Rat Life And More
Rats are very intelligent creatures and need to socialize just like us humans do. They love to play with us as much as we enjoy it, however, to have a truly fulfilled life, they need the company of other rats to share their life with. While they will stay alive alone in their cage, their quality of life will not be terribly high. We want our rats to have a fun, happy life and for this reason they need to be in the company of other rats as much as possible. They live best amongst groups of 2 or more rats of the same sex so they can groom each other, play, sleep together and even have little fights. They usually fight the most between the ages of 3 and 6 months but they are mostly harmless fights and won’t result in any serious injuries. This is a normal animal trait whereby they need to establish who the alpha of the group is and even us humans do it. Keeping a rat alone is cruel, no matter how much attention you lavish on it. Rats need the company of each other no matter what.
Rats are most active in the middle of the night when their owners are usually asleep so it’s key for them to have some company. Rats that are kept alone tend to become shy, introverted and clingy to their owners, while rats with some company display a lot more healthy behavior. Some rat owners have some pretty creative reasons why they like to keep a single rat but the fact is there are no really good ones. A cage large enough for one rat is big enough for two. Taking care of one rat is just as easy as taking care of two. Rats in pairs live longer than solitary rats and the fact remains that it’s a lot more fun keeping them in pairs. They are extremely entertaining since they get up to the silliest things together. If they’re a single-sex partnership (which is recommended) there is also no chance of them having babies.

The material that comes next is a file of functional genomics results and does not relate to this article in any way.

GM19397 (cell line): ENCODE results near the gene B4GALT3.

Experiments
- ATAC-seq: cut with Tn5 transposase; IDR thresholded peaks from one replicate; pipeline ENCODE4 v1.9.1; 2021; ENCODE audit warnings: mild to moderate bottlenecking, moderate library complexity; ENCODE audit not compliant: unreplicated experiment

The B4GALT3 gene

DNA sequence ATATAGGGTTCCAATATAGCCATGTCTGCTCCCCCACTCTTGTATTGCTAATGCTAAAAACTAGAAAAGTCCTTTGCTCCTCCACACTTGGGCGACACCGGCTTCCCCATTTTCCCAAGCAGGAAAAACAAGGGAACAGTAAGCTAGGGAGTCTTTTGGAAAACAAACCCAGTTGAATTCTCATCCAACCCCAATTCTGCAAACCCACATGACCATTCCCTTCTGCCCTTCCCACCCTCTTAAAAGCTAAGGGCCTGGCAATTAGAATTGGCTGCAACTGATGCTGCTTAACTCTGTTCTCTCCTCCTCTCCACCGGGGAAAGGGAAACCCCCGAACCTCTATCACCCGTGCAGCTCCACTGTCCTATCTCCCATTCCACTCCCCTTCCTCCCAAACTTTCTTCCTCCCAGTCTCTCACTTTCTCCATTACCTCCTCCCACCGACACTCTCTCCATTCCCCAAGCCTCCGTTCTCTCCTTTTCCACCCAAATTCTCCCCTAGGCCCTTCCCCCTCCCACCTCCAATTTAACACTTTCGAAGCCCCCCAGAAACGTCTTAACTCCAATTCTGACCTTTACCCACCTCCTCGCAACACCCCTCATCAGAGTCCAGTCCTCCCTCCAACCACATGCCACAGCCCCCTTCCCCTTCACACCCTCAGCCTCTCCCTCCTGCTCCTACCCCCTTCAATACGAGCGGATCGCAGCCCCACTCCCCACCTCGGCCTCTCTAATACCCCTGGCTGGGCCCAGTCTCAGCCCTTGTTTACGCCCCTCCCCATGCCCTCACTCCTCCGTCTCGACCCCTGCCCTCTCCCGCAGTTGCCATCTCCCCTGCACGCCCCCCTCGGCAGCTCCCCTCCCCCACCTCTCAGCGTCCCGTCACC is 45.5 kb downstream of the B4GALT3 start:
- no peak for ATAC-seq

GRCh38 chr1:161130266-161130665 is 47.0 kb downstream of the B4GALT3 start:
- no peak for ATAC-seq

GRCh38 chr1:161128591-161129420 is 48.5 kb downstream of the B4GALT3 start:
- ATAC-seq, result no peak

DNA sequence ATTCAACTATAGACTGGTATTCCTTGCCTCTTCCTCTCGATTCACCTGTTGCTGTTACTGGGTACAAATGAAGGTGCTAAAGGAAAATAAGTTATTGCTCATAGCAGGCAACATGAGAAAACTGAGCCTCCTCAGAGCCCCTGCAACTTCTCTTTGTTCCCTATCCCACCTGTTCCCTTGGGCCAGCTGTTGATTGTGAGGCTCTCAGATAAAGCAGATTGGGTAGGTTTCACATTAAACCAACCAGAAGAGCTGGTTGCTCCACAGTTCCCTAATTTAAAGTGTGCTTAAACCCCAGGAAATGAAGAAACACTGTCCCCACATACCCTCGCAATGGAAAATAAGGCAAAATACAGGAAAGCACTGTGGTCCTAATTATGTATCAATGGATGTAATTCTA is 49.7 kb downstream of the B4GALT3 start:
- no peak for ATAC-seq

It’s best to introduce rats to their new friends when they are younger than 10 weeks old. However it is still possible to introduce two adult rats to one another. The first step when doing this is to make sure you clean out their cage to get rid of any territorial scents left behind. Take some wet paper towel and put a few drop of vanilla essence on their coats and introduce them to one another on a carpet or some other open space which is neutral territory. This process eliminates their smells and eases the pressure of one of them being on another’s territory which might result in fighting. Even with all this effort there will most likely still be some fighting during the first few days but this is normal. The other option is to let them have a few minutes together each day for a week, letting them get to know each other a bit more gradually. This will result in less fighting but it will also take longer. If it is two adult males you are introducing, expect the process to take a few weeks. An adult rat and ‘teenage’ rat will usually be a much easier process.